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I received my iPhone bumper case when Apple were being besieged by complaints about antenna issues. The case was supposed to eliminate this problem whilst adding protection for your phone.
The case fits snugly around the phone with all the needed gaps to access the volume buttons, on/off button and headphone socket. It is a very elegant and simple design that will protect the edge of your phone from abrasions and scratches. It will also stop it sliding off slippery surfaces or keeping it safe if loose in a car. It is very easy to put on or take off of your iPhone. However there is no extra protection for the screen or the back of the phone.
I have found the case to be very good looking and fits well but after using it for a couple of months it stretched and therefore does not fit so well around the phone. This not only takes away form its looks but also means it comes off very easily, especially when taking it out of my pocket.
Was a very welcome freebie to help with the antenna problems and to give some protection but would have been disappointed if I had to pay for it.
iPhone 4, or 4s bumper - currently £26 at Apple stores
The Bumper is a band that goes around the edge of the Apple iPhone 4 or the iPhone 4s covering the metal edge of the phone. The bumper is available in six colours -- white, black, blue, green, orange or pink.
It slips around the edge of the phone with a rubber overhang that overlaps on both the front and back of the phone (only by a very small amount so it will not affect your viewing pleasure). The bumper has buttons integrated into it, to ensure that you can press the relevant buttons on the edge of the phone.
When I first got the bumper I had a black iPhone, and a black bumper which for me wasn't the greatest combination, as it made my phone that much harder to find in my handbags.
It did however offer a degree of protection when it was dropped so the concept is a good one. I negated the issue of the totally black phone by getting a brightly coloured bumper. Although I personally feel thay are not the most attractive of phone accessories, I am very clumsy so it was worth it's weight in gold to me, to ensure that my phone stayed in one piece.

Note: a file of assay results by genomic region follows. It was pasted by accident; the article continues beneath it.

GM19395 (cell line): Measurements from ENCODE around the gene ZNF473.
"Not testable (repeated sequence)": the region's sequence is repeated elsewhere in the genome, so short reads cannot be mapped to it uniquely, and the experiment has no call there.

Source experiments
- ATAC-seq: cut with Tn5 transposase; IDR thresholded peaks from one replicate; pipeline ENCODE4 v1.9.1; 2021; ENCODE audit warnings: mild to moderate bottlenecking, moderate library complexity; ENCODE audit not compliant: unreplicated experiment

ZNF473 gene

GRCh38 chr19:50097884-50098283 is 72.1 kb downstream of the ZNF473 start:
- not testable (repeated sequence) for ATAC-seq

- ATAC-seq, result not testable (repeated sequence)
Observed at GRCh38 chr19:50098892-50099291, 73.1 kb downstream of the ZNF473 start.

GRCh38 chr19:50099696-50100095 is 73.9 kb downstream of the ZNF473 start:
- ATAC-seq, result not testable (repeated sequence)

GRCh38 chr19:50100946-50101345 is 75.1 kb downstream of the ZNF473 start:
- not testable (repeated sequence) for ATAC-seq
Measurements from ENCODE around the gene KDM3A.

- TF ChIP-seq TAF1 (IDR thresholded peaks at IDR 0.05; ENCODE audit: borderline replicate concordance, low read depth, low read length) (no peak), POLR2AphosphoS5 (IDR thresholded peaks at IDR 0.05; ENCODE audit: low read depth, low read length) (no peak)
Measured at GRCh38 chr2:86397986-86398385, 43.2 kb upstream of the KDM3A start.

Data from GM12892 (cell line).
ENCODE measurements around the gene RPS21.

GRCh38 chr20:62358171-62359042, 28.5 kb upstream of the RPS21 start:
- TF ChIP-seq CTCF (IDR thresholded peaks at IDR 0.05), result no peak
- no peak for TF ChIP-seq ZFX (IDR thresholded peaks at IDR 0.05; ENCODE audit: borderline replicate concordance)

I would recommend the bumpers to people, but I would also say no need to buy the original from the Apple store, I have bought a perfectly good coloured rubber cover for much less than the £26 that these cost. They not only do the same job, but some of them look better than the originals, and with the cost being so much less I can have one in every colour to go with different outfits.
I received a black iPhone 4 bumper with my purchase of the phone and didn't expect great things, but it has exceeded my expectations. The case fits snugly around the outer edge of the iPhone 4 only, with holes for the charger and 'silent mode' switch. There are silver buttons over the 'sleep/wake' button and +/- volume buttons on the side of the phone. Therefore, all functions are still easily accessed. Since the case obviously doesn't cover the front and back of the phone, you should probably consider using scratch resistant plastic covers/skins on the iphone body to ensure scratches don't ruin your new phone! The bumper seemed to stay in place throughout its use. One minor issue was that if I used one of Apple's old style charger connection leads (mine was from my iPod Nano first generation) instead of the charger connection lead meant for the iPhone 4, it wouldn't fit into the hole unless the bumper was removed. However, it is fine with the correct lead. If you decide to purchase, be aware that my bumper's silver casing that overlay volume and sleep buttons fell off, making access more difficult and the edge started to show wear and tear after about 4 months. I have dropped my phone on concrete before and the bumper spread the shock very effectively - no cracks or scratches on my phone surface - just on the bumper!